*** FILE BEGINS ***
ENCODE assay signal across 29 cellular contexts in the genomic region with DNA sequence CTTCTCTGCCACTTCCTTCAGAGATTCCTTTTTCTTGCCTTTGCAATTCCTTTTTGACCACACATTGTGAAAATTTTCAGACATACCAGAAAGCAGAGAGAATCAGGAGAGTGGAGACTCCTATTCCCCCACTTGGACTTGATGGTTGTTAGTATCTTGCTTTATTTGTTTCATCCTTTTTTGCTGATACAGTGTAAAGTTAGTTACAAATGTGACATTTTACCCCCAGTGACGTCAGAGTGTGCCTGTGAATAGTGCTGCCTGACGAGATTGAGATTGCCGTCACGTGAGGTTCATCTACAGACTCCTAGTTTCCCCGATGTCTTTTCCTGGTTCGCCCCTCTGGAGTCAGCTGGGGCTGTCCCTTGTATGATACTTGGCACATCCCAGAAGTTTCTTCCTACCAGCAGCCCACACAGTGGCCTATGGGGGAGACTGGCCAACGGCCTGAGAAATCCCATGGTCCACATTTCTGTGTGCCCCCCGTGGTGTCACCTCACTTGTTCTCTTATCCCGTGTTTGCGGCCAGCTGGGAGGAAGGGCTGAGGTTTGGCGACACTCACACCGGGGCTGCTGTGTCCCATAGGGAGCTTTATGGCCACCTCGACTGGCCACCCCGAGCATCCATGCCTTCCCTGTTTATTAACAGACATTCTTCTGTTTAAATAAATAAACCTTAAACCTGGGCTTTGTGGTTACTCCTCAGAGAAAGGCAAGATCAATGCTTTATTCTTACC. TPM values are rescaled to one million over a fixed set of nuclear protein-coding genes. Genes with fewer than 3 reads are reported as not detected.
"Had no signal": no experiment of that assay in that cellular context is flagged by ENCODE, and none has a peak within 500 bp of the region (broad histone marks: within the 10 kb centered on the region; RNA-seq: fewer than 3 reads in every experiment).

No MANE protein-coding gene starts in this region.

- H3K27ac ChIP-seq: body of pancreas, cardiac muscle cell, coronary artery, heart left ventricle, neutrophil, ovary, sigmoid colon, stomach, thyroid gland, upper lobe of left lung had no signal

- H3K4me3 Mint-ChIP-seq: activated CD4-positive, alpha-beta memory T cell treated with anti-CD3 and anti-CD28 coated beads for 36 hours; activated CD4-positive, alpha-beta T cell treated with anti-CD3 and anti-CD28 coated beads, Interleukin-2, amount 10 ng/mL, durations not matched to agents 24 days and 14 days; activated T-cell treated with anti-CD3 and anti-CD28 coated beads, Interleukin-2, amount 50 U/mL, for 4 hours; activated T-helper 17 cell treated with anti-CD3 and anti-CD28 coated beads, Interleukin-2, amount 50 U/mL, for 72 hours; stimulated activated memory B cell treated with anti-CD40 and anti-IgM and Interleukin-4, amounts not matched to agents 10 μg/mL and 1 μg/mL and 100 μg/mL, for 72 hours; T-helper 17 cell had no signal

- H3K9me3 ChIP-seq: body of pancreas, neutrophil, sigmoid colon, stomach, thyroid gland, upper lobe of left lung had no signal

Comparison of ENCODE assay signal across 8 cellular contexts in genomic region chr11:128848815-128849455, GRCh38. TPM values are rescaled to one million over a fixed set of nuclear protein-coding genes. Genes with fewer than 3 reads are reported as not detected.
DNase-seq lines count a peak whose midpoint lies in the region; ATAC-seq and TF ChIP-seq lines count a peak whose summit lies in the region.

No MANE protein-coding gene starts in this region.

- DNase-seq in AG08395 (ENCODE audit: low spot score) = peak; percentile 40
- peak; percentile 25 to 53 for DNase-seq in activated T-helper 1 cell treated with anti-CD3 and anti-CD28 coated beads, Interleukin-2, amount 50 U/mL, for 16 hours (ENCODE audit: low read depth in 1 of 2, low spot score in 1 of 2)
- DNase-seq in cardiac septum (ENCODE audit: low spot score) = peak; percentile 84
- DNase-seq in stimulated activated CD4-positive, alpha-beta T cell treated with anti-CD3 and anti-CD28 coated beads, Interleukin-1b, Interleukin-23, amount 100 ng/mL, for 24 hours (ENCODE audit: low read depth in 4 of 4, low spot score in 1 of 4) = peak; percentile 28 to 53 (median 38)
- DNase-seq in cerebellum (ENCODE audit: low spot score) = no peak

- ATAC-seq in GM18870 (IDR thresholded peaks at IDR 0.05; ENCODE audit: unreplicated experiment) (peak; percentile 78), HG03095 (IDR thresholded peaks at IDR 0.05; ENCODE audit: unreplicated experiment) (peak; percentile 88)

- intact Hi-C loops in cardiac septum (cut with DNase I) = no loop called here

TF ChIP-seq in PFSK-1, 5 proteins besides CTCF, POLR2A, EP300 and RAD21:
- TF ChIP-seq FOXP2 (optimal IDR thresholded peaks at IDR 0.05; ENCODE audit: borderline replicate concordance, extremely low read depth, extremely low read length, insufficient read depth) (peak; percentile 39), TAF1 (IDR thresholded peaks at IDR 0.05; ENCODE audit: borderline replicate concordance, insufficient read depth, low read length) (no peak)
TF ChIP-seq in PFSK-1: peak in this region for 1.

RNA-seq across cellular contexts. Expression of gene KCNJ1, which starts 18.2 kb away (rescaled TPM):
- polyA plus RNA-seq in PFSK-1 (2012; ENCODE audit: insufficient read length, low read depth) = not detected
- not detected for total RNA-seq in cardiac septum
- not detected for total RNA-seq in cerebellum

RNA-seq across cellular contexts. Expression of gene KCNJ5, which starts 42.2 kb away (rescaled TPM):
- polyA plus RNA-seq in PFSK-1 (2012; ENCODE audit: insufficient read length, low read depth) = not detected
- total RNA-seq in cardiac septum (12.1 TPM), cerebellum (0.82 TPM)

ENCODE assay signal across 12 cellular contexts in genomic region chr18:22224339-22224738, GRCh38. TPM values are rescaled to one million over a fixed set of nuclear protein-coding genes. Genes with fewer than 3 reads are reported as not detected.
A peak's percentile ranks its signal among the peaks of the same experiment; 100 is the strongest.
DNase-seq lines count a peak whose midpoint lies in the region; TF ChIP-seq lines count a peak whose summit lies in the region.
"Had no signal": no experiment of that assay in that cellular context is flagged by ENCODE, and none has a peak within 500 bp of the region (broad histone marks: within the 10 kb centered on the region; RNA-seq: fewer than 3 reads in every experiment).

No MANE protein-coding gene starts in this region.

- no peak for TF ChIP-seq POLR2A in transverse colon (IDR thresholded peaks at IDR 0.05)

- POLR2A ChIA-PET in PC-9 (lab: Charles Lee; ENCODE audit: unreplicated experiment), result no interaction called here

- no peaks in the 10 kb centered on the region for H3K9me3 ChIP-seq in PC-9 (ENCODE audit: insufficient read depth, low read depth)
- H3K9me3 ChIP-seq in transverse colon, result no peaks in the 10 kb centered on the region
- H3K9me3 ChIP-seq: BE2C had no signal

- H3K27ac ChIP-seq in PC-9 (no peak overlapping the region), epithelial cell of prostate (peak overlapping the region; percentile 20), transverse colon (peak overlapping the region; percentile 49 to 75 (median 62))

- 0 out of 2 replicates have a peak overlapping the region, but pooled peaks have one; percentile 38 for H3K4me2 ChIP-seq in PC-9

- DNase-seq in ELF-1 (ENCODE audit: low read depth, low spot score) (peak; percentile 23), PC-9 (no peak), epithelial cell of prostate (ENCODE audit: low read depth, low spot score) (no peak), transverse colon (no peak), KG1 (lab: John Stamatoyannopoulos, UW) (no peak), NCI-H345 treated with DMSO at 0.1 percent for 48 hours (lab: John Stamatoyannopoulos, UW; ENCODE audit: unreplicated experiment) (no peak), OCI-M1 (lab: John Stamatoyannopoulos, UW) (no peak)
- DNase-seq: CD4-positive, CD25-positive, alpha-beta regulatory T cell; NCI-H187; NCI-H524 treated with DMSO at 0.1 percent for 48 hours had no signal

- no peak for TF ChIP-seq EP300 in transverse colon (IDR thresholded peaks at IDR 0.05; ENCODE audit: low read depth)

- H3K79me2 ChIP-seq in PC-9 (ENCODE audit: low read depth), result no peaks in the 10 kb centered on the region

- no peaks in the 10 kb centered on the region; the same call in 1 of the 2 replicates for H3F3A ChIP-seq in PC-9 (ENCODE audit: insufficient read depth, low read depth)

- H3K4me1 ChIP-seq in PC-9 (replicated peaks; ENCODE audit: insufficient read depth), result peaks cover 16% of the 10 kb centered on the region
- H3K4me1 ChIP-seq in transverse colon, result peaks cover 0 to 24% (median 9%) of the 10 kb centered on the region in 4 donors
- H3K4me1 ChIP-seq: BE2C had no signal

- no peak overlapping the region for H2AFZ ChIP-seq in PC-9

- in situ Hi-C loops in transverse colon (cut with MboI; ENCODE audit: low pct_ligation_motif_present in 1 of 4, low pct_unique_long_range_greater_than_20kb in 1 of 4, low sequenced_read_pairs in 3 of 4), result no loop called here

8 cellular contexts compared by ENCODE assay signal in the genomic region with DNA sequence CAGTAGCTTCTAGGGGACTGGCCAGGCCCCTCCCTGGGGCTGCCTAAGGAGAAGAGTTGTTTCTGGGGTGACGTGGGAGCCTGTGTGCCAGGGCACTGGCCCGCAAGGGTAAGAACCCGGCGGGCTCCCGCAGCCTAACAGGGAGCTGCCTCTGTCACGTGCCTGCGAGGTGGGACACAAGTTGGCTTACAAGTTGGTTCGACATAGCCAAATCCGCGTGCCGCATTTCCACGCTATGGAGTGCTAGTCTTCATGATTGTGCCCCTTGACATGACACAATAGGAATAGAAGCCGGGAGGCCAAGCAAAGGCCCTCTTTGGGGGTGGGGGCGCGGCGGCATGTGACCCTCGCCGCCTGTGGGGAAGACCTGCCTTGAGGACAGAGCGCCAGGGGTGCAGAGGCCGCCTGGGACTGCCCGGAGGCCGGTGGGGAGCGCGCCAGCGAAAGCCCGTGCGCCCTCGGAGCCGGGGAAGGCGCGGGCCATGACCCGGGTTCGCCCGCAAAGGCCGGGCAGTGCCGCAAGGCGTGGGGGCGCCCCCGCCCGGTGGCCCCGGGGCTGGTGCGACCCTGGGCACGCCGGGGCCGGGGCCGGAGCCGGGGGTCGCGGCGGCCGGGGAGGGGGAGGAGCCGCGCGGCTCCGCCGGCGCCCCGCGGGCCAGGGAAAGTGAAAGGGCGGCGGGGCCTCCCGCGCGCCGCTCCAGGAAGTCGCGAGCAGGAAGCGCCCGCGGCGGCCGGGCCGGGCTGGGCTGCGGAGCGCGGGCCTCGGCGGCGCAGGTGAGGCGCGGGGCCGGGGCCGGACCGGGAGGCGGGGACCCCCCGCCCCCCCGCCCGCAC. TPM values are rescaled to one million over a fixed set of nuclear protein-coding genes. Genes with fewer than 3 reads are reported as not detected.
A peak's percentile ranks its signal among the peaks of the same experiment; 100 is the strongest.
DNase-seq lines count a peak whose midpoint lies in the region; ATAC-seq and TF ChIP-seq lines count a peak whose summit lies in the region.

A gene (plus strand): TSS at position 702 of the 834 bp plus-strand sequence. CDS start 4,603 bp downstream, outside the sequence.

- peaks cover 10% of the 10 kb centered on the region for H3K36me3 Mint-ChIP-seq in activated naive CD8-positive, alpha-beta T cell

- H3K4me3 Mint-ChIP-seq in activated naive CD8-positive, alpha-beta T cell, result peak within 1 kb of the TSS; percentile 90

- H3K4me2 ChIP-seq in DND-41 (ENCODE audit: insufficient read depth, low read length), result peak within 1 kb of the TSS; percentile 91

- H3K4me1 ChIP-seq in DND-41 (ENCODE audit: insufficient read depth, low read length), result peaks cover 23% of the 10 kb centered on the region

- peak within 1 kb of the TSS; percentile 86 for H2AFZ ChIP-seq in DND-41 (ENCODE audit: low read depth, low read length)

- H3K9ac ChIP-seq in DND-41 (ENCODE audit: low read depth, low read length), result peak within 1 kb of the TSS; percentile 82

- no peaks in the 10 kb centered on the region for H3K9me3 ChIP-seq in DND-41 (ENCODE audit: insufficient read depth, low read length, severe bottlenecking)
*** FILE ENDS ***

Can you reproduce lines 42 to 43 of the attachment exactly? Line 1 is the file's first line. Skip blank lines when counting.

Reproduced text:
- H3K79me2 ChIP-seq in PC-9 (ENCODE audit: low read depth), result no peaks in the 10 kb centered on the region

- no peaks in the 10 kb centered on the region; the same call in 1 of the 2 replicates for H3F3A ChIP-seq in PC-9 (ENCODE audit: insufficient read depth, low read depth)